The Basis of Americanism

The Basis of Americanism

I thought that the essays written by Nicholas Collin (1746-1831) just might be beneficial with today’s discord.  Listed in a work entitled, Friends of the Constitution, Writings of the “Other” Federalists, 1787-1788, Rev Collin had featured three of his essays printed in the Independent Gazetteer, Philadelphia, on 18, 21, and 28 September, 1787.  Although his essays began appearing before the Federal Convention concluded, they also continued after 17 September, 1787, when the Constitution was proposed.

It is interesting to note that the concerns of that time centered on the most rudimentary of elements.  Rev. Collin, who was the pastor of the Old Swede’s Church in Philadelphia, cautioned that “the stability of republics depends upon ‘fixed principles and settled habits.’”  These were most notably, “education, morals, religion, manners laws, and learning.”  Simple elements yet obviously crucial to an orderly and productive society.  And likewise, it is  these very useful ingredients that our society has, in one manner or another, discarded.

One in particular, “manners,” is not even considered in whispered conversation of today.  During my lifetime, this has gone from a mainstay to the trash heap of unimportance.  Do we now see the results from such a rash deformity in society?

And how about “morals?”  Now, here’s a sea change.  Again, during the same span of time, what was, isn’t!  Gone are the days where virginity was a valued asset and chastity was a given.  Today, parents advise their daughters as to the pill assurances against pregnancy since “they’re going to do it anyway.”  All this within roughly a fifty year span.

As for “education” and proper “learning,” although “home schooling” has become fashionable and productive, most of our children endure the indoctrinations from a public,or more to the point, governmental education.  As such, the federal authority avoids proper or useful learning for fear that those who learn too much will reason that the federal authority lacks authority!  Obviously, this hampers learning and eliminates a basic understanding for applying citizenship to our daily lives.  Consider that American History, Civics, and even cursive writing skills have all follow the the demise of the horse and buggy transportation mode.

And last but far from least, there is the ban on religious education within a school curriculum.  In particular, Christian references of any sort are forbidden.  Odd since our Forefathers considered such instruction as fundamental to a complete and sound education.  In totality, the Supreme Court put the finishing touches on this when they disallowed prayer in school in 1962.  What was normal practice since our Founding was somehow ruled unconstitutional.  How those august nine black robes could run roughshod over our First Amendment which explicitly states that “prohibiting the free exercise” of our religious freedoms shall not be permitted, is a testament to the peculiarity from judicial interpretations.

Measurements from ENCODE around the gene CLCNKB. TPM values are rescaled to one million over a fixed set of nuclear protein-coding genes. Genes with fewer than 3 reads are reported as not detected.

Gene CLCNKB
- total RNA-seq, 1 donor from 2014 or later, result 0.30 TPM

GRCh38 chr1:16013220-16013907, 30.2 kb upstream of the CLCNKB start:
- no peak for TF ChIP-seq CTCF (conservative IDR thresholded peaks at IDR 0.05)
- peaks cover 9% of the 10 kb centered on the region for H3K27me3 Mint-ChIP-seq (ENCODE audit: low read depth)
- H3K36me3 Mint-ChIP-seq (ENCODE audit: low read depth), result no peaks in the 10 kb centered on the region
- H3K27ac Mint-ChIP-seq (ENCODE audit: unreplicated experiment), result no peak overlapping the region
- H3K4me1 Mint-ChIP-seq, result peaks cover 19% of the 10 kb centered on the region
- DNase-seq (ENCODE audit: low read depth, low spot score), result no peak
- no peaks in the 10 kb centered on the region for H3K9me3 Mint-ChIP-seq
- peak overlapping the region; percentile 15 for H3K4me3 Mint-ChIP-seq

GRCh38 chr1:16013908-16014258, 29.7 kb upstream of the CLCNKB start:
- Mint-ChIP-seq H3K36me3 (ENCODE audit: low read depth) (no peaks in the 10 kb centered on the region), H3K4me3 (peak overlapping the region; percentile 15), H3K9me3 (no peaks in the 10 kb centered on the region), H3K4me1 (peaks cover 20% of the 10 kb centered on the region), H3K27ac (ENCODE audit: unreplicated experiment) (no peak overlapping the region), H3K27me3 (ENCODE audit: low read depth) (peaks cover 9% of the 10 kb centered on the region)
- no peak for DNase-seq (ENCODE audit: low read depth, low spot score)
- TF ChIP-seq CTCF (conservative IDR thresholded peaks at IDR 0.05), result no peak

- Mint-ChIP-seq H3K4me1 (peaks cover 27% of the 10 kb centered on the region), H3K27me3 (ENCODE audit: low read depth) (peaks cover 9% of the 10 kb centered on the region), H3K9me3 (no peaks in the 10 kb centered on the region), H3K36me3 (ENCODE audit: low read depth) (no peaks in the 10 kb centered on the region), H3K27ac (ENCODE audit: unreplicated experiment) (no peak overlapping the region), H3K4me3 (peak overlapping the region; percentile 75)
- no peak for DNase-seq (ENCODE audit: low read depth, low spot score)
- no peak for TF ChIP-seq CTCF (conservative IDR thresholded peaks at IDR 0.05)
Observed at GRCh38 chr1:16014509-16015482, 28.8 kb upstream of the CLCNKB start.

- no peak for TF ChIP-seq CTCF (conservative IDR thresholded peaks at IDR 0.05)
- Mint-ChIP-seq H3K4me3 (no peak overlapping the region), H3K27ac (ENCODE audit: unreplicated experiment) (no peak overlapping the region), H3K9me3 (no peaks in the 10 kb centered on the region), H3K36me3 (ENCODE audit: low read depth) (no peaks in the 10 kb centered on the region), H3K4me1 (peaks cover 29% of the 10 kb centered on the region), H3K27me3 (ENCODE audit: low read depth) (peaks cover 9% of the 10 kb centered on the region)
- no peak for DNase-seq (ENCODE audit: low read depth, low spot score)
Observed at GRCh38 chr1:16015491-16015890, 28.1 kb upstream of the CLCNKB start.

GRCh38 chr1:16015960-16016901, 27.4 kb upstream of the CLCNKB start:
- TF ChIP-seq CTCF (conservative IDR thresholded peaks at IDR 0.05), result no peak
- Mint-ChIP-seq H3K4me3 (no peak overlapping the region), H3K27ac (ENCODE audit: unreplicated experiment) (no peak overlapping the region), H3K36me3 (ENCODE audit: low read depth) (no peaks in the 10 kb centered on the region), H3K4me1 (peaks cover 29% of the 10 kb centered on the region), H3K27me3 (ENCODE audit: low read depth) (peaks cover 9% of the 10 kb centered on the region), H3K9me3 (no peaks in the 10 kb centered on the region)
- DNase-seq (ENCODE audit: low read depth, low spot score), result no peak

Given the disappearance of what Rev Collin itemized as basic requisites for societal “stability,” can we begin to see just what our course of action should address?  It certainly isn’t more tax revenue allocated for “smaller classrooms!”  Nor is it the rupturing of the family unit with this sudden modern day emergence of a career mom.

Our materialistic value system must be realized for what it is!  It is a shallow replacement for achievement and toil.  It produces debt and continued wanting.  It attacks the very heart of productivity and worth.

This chasing of unworthiness, whether it be objects denoting status, self glamor or indulgence are synonymous to a marginalized existence.  This syndrome of instant gratification takes hold when the valued and proven essentials of normal society become passe.

Rev. Collin stated that “It is very pernicious (destructive) merely for a temporary advantage to sour the public mind, and weaken all the social virtues, which are the bonds of civil union.”  Also, “A bad influence on manners and government is a serious affair.”

There is a reason why our Founding Era has been deliberately ignored and forgotten.  It presents the way back from our current ruinous path. We have elected “a bad influence” within all branches and levels of authority.  What we are witnessing is what Rev. Collin described as a “serious affair.”  We must return to our Foundational beginnings for it is there that government and society were in its most agreeable and serviceable mode.

Jim Bowman, Author of

This Roar of Ours

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